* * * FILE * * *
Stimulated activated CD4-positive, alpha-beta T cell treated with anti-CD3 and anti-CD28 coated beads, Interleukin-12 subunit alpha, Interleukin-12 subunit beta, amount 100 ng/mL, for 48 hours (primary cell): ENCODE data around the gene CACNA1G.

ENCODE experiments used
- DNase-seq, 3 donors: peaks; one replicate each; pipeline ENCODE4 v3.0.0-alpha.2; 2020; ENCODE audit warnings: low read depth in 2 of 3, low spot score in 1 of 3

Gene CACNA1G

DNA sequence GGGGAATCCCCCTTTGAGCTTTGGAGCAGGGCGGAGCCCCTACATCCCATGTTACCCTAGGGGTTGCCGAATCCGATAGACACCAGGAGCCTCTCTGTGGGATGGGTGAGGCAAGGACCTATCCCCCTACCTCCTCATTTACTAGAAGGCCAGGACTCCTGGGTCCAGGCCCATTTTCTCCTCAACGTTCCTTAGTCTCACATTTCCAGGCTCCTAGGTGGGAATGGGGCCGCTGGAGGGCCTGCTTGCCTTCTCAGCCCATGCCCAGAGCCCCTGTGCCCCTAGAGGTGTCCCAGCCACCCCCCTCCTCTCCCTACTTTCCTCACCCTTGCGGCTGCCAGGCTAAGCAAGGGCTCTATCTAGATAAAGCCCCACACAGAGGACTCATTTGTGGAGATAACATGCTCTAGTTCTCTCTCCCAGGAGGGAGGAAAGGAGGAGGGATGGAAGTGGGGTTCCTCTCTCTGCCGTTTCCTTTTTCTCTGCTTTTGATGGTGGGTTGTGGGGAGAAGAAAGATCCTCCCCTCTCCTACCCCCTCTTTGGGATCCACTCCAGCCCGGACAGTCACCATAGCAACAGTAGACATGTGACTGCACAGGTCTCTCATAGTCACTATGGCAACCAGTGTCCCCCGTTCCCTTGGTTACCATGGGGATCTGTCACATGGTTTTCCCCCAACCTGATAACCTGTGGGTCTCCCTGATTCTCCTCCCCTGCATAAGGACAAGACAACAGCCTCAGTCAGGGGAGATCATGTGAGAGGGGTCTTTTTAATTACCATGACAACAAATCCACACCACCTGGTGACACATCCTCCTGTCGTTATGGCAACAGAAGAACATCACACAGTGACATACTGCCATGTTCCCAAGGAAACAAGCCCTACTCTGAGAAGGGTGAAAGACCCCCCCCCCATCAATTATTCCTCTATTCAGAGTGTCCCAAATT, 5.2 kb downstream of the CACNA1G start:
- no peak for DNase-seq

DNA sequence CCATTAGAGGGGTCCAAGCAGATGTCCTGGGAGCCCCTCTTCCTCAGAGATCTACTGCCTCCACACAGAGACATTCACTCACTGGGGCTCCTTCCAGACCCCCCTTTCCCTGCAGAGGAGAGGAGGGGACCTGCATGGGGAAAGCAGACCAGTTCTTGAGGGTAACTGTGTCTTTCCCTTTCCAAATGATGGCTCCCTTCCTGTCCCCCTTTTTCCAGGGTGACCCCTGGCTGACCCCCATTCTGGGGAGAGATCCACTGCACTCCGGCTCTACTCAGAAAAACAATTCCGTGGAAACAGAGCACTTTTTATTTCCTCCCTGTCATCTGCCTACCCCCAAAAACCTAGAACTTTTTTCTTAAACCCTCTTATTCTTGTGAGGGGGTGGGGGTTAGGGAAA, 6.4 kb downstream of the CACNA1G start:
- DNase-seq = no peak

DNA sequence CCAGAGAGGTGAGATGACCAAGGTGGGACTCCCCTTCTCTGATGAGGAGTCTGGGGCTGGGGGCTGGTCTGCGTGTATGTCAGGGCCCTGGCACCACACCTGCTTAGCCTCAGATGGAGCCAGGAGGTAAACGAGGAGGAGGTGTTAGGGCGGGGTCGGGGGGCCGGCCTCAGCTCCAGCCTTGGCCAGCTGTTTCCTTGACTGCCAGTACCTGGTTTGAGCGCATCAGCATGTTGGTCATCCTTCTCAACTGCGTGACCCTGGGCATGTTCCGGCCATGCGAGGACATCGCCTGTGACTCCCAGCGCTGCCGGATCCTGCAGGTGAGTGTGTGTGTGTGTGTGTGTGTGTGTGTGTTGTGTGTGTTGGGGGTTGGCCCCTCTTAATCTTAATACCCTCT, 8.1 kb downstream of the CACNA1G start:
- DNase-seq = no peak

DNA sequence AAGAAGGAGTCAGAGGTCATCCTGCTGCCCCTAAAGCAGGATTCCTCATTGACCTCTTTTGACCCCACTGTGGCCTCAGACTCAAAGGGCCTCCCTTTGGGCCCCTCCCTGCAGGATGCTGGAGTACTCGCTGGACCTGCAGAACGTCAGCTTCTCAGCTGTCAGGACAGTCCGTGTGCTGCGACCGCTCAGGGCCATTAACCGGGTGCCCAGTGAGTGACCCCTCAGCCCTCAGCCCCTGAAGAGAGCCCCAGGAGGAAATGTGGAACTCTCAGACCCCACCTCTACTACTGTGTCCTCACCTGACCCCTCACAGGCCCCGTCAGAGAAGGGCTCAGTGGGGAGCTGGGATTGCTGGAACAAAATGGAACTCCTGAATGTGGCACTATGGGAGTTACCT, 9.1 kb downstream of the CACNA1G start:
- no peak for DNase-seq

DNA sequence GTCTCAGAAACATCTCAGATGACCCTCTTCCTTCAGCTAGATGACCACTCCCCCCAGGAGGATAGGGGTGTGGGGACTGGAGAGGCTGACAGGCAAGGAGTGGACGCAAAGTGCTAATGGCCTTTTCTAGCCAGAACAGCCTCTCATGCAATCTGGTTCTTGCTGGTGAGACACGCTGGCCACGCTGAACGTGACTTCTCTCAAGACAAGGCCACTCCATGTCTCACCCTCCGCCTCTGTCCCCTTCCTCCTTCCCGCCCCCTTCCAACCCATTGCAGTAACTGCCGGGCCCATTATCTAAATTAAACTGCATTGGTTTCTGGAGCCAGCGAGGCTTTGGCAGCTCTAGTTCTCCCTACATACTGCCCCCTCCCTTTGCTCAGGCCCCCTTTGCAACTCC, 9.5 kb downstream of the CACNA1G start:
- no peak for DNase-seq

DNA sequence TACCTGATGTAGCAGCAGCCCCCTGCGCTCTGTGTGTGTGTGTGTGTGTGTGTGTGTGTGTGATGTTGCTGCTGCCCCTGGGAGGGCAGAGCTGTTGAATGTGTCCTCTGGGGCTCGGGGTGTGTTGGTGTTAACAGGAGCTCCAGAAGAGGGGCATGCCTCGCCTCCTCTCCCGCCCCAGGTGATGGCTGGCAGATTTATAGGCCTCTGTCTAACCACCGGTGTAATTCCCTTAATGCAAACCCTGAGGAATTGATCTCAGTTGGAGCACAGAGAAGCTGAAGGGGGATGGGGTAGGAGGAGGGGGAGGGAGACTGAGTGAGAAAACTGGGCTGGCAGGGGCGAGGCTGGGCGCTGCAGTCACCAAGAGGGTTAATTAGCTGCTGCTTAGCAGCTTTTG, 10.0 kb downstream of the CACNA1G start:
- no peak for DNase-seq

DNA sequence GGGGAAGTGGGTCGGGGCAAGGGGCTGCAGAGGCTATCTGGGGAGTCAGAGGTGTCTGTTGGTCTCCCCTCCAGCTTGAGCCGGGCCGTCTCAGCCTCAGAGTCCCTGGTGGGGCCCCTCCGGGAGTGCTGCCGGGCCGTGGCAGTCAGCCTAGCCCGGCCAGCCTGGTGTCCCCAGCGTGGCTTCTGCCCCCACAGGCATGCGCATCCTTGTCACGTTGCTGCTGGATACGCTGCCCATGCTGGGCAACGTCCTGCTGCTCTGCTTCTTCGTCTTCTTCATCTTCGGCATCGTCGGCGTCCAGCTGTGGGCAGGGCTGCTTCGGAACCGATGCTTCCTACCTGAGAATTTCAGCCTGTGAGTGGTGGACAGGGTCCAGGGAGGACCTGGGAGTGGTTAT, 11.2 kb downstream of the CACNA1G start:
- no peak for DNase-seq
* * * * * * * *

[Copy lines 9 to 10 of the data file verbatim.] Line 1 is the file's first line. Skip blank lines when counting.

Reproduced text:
DNA sequence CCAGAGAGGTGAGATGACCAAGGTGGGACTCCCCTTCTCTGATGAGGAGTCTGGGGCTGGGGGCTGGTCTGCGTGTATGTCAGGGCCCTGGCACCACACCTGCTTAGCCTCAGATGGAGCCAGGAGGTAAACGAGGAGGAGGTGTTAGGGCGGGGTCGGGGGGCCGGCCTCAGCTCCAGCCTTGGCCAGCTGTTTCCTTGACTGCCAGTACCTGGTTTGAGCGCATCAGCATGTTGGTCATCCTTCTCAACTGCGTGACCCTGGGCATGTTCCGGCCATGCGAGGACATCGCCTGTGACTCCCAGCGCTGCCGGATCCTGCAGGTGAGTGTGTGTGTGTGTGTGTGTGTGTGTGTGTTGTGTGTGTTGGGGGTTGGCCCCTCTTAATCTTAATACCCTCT, 8.1 kb downstream of the CACNA1G start:
- DNase-seq = no peak